U.S. Court of Appeals for the Second Circuit, September 15, 2022
Fireman’s Fund Ins. Co. v. Onebeacon Ins. Co., 2022 U.S. App. LEXIS 25863
Fireman’s Fund Insurance Company (“Fireman’s Fund”) issued three excess insurance policies to ASARCO, Inc., in 1983 and 1984, which functioned as layers of a coverage tower assembled for ASARCO. Two of the Fireman’s Fund policies provided $20 million in coverage for losses in excess of $30 million, one in 1983 (“policy 1”) and the other in 1984 (“policy 2”). The third Fireman’s Fund policy (“policy 3”) provided $20 million in coverage for losses in excess of $75 million for 1984. Each of the policies provided coverage only after the exhaustion of the underlying policy or policies and self-insured retention in the coverage tower.
Fireman’s Fund obtained a reinsurance policy from General Accident Insurance Company, a predecessor of OneBeacon Insurance Company (“OneBeacon”). The reinsurance policy, or “facultative certificate,” issued by OneBeacon’s predecessor covered a 15% share of policy 3. The reinsurance contract contained “follow-form” and “follow the settlements” clauses, which provided that liability under the reinsurance contract would follow the covered policy and that claims settled by Fireman’s Fund under policy 3 would bind OneBeacon’s predecessor to pay a portion of those settlements.
ASARCO, a mining, smelting, and refining company had subsidiaries involved in asbestos related industry, and by the early 2000s faced hundreds of millions of dollars in potential liability resulting from asbestos-related personal injury claims. ASARCO filed suit seeking coverage from Fireman’s Fund and other insurers, and while that suit was pending entered bankruptcy and was reorganized, including the establishment of a settlement trust for asbestos claims (the “Asbestos Trust”). After extended litigation and a series of decisions unfavorable to Fireman’s Fund in the coverage suit, Fireman’s Fund conducted an exposure analysis and concluded that its likely exposure had a present value in excess of $50 million. This analysis prompted Fireman’s Fund to agree to a negotiated settlement of ASARCO’s claims under all three Fireman’s Fund policies for a total of $35 million paid to the Asbestos Trust. Fireman’s Fund allocated the payment under its three policies on the basis of its exposure analysis, and allocated $8.1 million to policy 3. Fireman’s Fund submitted an invoice for 15% of the $8.1 million allocated to policy 3, plus costs, to OneBeacon, and OneBeacon denied the claim on the basis that the $35 million was improperly allocated by Fireman’s Fund and should have been paid by policies 1 and 2.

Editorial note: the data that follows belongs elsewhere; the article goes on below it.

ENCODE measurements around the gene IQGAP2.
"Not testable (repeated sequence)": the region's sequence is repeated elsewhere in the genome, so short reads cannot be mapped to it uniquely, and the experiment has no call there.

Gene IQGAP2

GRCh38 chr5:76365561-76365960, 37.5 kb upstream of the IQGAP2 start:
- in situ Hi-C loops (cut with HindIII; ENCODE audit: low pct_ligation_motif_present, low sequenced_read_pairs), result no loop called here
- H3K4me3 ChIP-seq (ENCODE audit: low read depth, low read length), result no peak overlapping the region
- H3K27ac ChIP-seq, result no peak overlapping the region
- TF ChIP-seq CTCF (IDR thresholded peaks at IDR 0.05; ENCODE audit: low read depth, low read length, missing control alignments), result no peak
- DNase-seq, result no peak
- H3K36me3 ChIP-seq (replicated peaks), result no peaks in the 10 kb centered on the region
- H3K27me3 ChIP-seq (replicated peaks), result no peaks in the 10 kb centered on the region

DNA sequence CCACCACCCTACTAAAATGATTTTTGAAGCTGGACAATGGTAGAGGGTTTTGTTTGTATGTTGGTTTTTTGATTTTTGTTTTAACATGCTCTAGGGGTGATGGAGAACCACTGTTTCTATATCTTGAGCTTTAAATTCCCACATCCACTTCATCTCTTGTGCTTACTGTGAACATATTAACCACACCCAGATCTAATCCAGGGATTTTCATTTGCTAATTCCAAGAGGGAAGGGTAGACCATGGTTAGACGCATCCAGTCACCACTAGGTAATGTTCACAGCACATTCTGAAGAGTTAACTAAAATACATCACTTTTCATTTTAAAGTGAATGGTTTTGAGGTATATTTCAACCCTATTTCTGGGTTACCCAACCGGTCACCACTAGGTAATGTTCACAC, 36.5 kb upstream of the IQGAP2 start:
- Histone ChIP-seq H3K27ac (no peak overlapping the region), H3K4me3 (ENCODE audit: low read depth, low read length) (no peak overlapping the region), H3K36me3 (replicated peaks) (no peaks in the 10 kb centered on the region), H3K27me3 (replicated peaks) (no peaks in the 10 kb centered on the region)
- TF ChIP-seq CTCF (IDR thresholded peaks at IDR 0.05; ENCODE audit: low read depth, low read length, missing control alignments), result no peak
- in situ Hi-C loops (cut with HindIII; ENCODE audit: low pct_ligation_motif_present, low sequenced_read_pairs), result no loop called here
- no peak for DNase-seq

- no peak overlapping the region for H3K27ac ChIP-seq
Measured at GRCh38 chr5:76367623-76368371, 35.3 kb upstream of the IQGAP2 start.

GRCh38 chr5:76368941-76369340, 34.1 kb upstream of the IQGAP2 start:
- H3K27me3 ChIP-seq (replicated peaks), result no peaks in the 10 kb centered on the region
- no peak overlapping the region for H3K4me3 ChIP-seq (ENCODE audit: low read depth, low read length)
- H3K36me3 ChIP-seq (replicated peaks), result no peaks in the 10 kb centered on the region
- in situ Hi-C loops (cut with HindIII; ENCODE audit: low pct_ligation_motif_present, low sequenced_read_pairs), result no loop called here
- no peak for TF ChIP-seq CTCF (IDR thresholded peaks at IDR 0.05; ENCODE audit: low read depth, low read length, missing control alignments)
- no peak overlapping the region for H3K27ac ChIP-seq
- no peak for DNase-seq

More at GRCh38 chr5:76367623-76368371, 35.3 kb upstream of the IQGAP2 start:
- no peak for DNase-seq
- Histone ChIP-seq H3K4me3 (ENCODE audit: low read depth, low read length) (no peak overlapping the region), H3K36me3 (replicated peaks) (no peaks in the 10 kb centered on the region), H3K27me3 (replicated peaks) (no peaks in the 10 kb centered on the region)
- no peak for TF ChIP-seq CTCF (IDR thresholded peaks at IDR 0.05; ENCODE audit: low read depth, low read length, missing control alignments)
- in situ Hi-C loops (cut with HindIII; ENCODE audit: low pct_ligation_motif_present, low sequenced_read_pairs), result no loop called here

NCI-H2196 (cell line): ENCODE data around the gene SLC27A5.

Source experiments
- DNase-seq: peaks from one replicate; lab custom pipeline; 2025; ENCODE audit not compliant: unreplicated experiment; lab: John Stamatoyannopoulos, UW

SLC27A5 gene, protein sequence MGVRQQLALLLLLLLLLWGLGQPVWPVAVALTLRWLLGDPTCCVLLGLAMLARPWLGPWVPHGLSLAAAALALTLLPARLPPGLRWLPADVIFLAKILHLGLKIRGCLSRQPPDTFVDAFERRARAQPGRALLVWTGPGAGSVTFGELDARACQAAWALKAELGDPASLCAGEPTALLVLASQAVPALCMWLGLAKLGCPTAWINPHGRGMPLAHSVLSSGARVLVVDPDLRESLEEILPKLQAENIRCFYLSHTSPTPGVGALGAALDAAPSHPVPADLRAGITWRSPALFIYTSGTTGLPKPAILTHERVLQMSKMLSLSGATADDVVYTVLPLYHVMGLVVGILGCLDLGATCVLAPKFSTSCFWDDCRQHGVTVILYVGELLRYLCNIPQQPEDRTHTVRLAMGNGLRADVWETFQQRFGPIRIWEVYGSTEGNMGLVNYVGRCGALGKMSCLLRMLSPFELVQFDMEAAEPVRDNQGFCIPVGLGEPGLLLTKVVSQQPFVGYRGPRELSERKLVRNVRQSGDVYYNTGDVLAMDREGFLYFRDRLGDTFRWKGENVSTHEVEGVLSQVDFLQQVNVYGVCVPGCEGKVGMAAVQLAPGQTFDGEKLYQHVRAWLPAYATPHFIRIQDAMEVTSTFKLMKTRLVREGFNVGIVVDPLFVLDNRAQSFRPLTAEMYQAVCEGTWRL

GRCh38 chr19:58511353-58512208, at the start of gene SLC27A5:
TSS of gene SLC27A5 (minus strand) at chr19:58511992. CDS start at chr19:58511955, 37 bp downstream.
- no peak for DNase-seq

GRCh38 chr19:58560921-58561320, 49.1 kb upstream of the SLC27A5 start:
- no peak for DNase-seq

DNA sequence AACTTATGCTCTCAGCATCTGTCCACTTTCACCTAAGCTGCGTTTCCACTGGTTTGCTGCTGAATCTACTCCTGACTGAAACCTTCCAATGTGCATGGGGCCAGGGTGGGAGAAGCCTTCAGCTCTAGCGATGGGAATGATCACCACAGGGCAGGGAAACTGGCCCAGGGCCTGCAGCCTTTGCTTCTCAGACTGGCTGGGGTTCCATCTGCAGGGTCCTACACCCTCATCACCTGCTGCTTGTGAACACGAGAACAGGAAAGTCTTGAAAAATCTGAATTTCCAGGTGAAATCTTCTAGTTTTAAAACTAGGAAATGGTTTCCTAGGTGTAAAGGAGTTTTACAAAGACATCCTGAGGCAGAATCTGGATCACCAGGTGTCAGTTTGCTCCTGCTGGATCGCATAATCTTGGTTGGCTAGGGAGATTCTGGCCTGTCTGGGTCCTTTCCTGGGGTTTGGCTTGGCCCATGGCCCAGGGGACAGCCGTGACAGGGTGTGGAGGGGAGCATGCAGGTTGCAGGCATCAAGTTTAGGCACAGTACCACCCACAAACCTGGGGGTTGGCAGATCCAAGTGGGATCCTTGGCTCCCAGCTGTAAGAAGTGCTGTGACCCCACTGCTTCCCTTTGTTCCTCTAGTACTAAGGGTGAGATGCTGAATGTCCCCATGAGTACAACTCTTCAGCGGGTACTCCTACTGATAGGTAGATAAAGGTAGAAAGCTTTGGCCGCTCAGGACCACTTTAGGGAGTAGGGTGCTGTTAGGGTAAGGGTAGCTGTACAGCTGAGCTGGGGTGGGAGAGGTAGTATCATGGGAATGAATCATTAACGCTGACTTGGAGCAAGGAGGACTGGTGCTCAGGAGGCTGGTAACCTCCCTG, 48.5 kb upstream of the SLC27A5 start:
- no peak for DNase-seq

Fireman’s Fund filed suit for breach of contract, and the Southern District of New York granted summary judgment for Fireman’s Fund on the basis that OneBeacon was bound by Fireman’s Fund’s allocation by the “follow the settlements” provision and that the exhaustion requirement was ambiguous and could be satisfied by a below-limits settlement of the underlying policies. OneBeacon appealed.
The Court of Appeals affirmed the judgment of the district court. The Second Circuit, in accord with longstanding precedent, held that an excess insurance policy is ambiguous as to the meaning of exhaustion because it does not define exhaustion or otherwise specify the meaning of exhaustion or include a requirement of actual payment of the full limits of the underlying policy or policies, settlement of the underlying policy or policies below limits may exhaust those policies. The court, finding that Fireman’s Fund had shown that its settlement of the ASARCO claims was arguably within the scope of the reinsurance coverage, held that OneBeacon was bound by the follow the settlements clause, and additionally that the reinsurance policy’s attachment point, like the exhaustion requirement, did not require full payment of losses in excess of the attachment point, only that ASARCO had incurred losses in excess of the attachment point. The Second Circuit rejected arguments by OneBeacon that the limits of liability provision in the reinsurance policy required actual payment by the underlying insurer and that Fireman’s Fund should be estopped from arguing ambiguity in the exhaustion provision because it had argued in other actions that it was not obligated to “drop down” to cover gaps in coverage below the attachment point of excess policies issued by Fireman’s Fund.
Read the full decision here